The ranking of So Long, See You Tomorrow may be a surprise to many music fans especially with Bombay Bicycle Club’s huge following, however personally I’m of the opinion they are slightly overrated. 2014 was huge for Bombay Bicycle Club, headlining the enormous Earl’s Court, as well as being very well received on the summer festival circuit (with performances at Reading and Leeds, Latitude, Glastonbury and T in the Park). The album also made the shortlist for the Mercury Prize, ultimately losing out to Young fathers, showing the level of critical acclaim the record relieved, however I’m just not sure I like them as much as I should. Maybe its because their brand of indie anthems is a bit too shiny and lacks the sort of grit that I like to see in acts or maybe its because I think there are other bands just as good that don’t get the levels of appraisal Bombay Bicycle Club. Don’t get me wrong I do still like the band and think So Long, See You Tomorrow is a very good album, I’m just not sure I love them…
Best Track: Luna
45. The Bots – Pink Palms
Unlike Bombay Bicycle Club, The Bots are a band with plenty of grit and their album Pink Palms proved that they were one of the year’s most exciting young prospects. This album by the two young brothers, shows potential signs of great things to come, showing that there is still life in the drums and guitar two-piece setup as made famous by the White Stripes. The album is full of punk tendencies, with stand out track All I Really Want’s spoken word verses showing the bands aggression and power. A very hot prospect!!!
Best Track: All I Really Want
44. First Aid Kit – Stay Gold
The latest effort from the Swedish indie folk act First Aid Kit is tinged with sadness and honesty in its lyricism and beauty in its well crafted melodies. The meteoric rise of these young siblings is due to their enormous talent and the way their audiences can relate to their songs. Stay Gold, released this year was both critically acclaimed and commercially successful (with lead single My Silver Lining earning well over 18 million plays on music streaming site Spotify) and saw them achieve their highest positions in both the UK and US album charts to date. At such a young age this is an act that still has great things yet to offer!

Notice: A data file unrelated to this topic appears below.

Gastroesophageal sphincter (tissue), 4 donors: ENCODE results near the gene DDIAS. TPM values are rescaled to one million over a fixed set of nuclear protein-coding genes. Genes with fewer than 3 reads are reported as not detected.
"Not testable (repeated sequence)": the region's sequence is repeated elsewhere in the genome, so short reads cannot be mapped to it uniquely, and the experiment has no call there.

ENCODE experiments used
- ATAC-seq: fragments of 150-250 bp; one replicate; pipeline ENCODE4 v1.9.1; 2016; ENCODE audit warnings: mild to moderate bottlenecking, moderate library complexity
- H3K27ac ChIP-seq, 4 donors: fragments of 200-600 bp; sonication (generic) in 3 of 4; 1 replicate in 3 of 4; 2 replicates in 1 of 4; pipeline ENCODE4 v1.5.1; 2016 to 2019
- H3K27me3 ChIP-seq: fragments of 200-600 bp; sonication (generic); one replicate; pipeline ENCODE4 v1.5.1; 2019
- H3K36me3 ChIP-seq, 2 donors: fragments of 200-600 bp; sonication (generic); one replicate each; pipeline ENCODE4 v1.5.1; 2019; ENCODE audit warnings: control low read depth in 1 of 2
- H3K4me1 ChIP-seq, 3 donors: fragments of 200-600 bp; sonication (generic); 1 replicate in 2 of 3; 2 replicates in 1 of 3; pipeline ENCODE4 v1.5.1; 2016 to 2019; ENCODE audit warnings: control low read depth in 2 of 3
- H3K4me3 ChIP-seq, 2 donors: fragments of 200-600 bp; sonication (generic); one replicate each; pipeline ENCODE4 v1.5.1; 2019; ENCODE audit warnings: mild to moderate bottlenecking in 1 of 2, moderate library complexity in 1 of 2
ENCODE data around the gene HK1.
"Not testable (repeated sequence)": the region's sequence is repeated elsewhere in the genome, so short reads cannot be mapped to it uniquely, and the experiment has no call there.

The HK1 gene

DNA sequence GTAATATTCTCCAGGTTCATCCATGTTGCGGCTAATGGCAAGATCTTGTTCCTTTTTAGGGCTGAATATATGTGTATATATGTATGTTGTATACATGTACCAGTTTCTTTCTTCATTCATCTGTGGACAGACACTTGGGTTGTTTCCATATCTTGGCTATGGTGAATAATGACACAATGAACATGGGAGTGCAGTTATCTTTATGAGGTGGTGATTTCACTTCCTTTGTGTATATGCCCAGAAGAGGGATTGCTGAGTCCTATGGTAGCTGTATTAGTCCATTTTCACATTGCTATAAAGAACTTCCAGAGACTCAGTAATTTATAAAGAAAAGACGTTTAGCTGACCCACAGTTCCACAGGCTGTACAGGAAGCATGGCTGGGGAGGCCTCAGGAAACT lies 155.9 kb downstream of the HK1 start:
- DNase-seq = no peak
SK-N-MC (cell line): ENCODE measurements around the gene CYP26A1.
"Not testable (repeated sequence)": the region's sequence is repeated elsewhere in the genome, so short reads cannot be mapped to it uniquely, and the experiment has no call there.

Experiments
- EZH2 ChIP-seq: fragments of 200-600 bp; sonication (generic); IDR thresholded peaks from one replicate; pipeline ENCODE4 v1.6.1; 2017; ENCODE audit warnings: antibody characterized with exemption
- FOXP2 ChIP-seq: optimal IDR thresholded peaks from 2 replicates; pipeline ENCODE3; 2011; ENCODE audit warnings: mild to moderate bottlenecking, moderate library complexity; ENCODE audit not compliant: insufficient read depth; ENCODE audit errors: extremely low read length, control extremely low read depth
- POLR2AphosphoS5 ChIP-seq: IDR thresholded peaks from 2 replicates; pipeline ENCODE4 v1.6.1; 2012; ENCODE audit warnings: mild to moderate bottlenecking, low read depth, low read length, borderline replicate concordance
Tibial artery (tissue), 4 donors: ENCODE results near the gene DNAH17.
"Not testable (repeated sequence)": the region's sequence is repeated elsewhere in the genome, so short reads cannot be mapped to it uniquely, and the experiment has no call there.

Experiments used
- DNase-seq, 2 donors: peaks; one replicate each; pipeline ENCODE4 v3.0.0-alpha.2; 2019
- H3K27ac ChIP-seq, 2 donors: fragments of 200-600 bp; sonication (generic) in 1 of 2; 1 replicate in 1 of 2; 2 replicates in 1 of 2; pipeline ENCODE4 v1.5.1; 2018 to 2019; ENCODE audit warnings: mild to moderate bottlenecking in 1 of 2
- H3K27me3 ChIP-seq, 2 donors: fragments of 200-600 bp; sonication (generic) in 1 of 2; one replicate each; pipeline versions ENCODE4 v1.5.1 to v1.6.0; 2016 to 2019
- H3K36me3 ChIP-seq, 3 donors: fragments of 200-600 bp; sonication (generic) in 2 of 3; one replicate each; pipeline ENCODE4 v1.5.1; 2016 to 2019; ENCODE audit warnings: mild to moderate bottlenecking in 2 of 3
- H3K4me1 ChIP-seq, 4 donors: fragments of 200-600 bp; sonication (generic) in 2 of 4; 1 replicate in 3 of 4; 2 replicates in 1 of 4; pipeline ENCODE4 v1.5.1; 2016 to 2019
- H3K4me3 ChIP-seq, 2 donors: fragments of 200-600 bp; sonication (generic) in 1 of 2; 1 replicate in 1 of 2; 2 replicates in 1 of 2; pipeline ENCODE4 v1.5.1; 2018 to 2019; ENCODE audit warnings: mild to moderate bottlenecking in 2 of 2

Best Track: My Silver Lining
43. Temples – Sun Structures
Another of the best newcomers in 2014, Temples also had an excellent year. With coverage on radio stations including XFM and the fact that they played almost every festival possible in 2014, Temples garnered a large fan base of the course of the year. Sun Structures has been widely cited as one of the albums of the year and rightly so, as Temples brand of psychedelic rock (which seem largely inspired by the likes of Tame Impala) sparkles brightly amongst the other top albums in 2014. There is a real retro sound to the album, tracks such as Shelter Song and Mesmerise could easily have fitted in to the psychedelia of the 1960s. A quality debut album from another of musics brightest future prospects that have emerged in 2014.
Best Track: Mesmerise
42. Interpol – El Pintor
Interpol had always been one of the big indie rock bands that I had never really listened to up until this year, I had always heard great things about them and obviously knew Slow Hands, but that was about it.. However, this year saw the band return with new album El Pintor (an anagram of the band’s name) and a lead single in the form of All the Rage Back Home, which really got me interested in the band. All the Rage Back Home is an impressive song, of anthemic scale, with sharp guitars and dark lyrics, setting the tone for a very strong album proving to be one of the very best of the year!
Best Track: All the Rage Back Home
41. Ryan Adams – Ryan Adams
2014 saw Ryan Adams release his fourteenth and also self-titled album, which again saw the American singer-songwriter meet great critical acclaim. Adams’ album (of which he also produced himself) was one of the truest rock albums of the year, with Adams taking inspiration from the likes of Bruce Springsteen and Tom Petty in crafting his blue-collared tales of the US. The shimmering production value adds nicely to Adam’s sound bringing songs like the heartland ballad My Wrecking Ball to life. A true rock album, full of great, well crafted songs.
Best Track: Gimme Something Good